Why Debate?

Urban youth with great talent, creativity, and potential often go unchallenged and unrecognized in Detroit area schools. When the classroom doesn’t engage them, students respond by dropping out, behaving disruptively, or giving up on themselves.  Consequently, too many grow up without the skills they need to succeed in college and compete in today’s economy.

Competitive academic debate offers a powerful means of engaging students in their own education and reversing these negative trends. Debaters come from across the academic spectrum, including those who do not attend school regularly or are not thriving in the traditional classroom.

Debate appeals to these students as a fun, competitive, and student-centered way to encounter academic subjects. For many, debate tournaments are a rare opportunity to connect intellectually with their peers and to have their ideas about important issues considered seriously by adults.


Honing skills for Academic Achievement… On average, our Detroit UDL participants spend approximately 120 hours in debate during the school year.  At least 60 of those hours are spent in debate competitions on Friday and Saturday nights.  When they are not competing, students review argument strategies, conduct research,  run speaking drills, and learn how to work closely and share the responsibility of a two-person debate team. Much of the research debaters do revolves around current events, laws and policies; and this requires digesting real-world research from a myriad of collegiate-level resources.  Students don’t only learn how to present arguments and work under pressure, they learn how to identify credible sources and how the intricacies of definitions can change the meaning (or implied meaning) of a policy or law. They learn how to effectively argue both sides of complex issues, regardless of their personal feelings. They learn how to listen for flaws in the opposition’s arguments or thinking, and how to address those flaws in a respectful way. The skills students learn in debate are of such importance, they arguably go beyond what is measurable on a reading test–although studies have been done to measure the effects of debate on academic outcomes.  Our partner, the National Association of Urban Debate Leagues (NAUDL)  cites those studies at length here. To review the most recently published research, click here.

According to our Board Chair, Ron McNeil, “When I talk to people about why they debate, they don’t talk to me about their test scores or how debate helped their reading ability.  Every debater I’ve met, from aged 14 to 80, has told me that debate changed their lives.  That’s how powerful this activity is.  It’s much more than a test score.”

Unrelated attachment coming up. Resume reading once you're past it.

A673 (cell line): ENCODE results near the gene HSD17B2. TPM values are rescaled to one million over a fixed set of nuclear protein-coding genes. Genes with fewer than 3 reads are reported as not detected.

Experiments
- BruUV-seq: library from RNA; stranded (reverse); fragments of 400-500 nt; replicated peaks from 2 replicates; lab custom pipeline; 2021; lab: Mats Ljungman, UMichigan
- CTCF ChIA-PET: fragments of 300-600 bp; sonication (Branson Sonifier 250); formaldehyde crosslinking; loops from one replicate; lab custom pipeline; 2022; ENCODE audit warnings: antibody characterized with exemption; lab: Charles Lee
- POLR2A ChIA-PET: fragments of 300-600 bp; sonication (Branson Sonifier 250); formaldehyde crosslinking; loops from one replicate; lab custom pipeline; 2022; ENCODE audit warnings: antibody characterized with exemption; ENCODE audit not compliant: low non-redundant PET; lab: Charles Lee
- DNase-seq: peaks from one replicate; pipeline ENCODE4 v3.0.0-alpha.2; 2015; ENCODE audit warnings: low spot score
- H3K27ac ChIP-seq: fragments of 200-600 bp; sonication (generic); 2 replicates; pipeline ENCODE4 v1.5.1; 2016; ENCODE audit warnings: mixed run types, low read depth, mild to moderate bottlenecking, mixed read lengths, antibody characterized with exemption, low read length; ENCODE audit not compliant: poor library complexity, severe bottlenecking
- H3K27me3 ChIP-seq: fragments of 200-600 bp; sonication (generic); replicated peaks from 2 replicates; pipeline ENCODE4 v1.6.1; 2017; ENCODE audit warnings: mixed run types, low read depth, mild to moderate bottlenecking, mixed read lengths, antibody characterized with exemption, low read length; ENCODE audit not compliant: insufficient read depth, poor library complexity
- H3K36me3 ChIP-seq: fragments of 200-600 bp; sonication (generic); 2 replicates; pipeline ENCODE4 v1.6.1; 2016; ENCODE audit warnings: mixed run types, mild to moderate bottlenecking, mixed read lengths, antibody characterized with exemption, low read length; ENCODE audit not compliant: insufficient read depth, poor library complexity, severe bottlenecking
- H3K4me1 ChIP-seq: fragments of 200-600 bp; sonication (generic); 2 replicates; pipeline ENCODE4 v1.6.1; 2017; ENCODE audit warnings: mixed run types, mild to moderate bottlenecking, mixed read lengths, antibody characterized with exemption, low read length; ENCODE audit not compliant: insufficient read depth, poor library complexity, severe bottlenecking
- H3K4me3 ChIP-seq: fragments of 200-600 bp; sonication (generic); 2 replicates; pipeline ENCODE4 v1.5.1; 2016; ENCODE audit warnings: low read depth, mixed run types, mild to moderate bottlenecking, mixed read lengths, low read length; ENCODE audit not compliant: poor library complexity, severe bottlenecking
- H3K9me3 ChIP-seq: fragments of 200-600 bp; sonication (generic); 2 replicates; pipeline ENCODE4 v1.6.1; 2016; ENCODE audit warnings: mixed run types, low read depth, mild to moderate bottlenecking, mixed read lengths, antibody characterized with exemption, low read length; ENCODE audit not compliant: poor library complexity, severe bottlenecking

Building a Bridge to College. Detroit Public Schools (DPS)  dropout rate was 62% while the Detroit Urban Debate League had a 100% graduation rate. Also, DPS college matriculation rate was 32.5% whereas the Detroit UDL matriculation rate was 100%. A recent Bill and Melinda Gates foundation study documents that 47% of students who drop out said they were bored in class, 69% were not motivated to work hard, 66% would have worked harder if more had been demanded of them, and 88% had passing grades when they dropped out.

Eliminating Non-Academic Barriers to Success. Debate equips students to resolve conflict appropriately and offers an individualized, empowering, and student-centered learning model that engages students who may not be thriving in a traditional classroom. It fosters relationships between students and their teachers and among students who have the common goal of succeeding academically. Many debaters view their team as their family and receive some of the emotional support they are not getting elsewhere. Instead of turning to gangs for a developed sense of identity, students turn to their debate families and their school. Simply put, debate gives our students many reasons to keep coming to school.

Developing Leaders. According to a survey by the National Forensics League, 64% of U.S. Congress members competed in debate or speech in high school.  Debaters are disproportionately represented in leadership ranks in law, business, and the academy. With high expectations, expanded horizons, and advanced skills, urban debaters are equipped to improve their schools, strengthen their communities, and ultimately make a contribution to the nation’s leadership.

Cultivating Citizens. Debate engages students in politics and community issues. Debaters develop powerful, accomplished voices and grow accustomed to professionals treating their public policy ideas seriously. According to the National Institute on Out-of-School Time, urban debaters “learn about political issues in the here-and-now; they investigate and prepare information about topics that are important to the world they live in today. Preparing to debate requires collecting information from various sources, analyzing and organizing the information, and articulating a point of view.”

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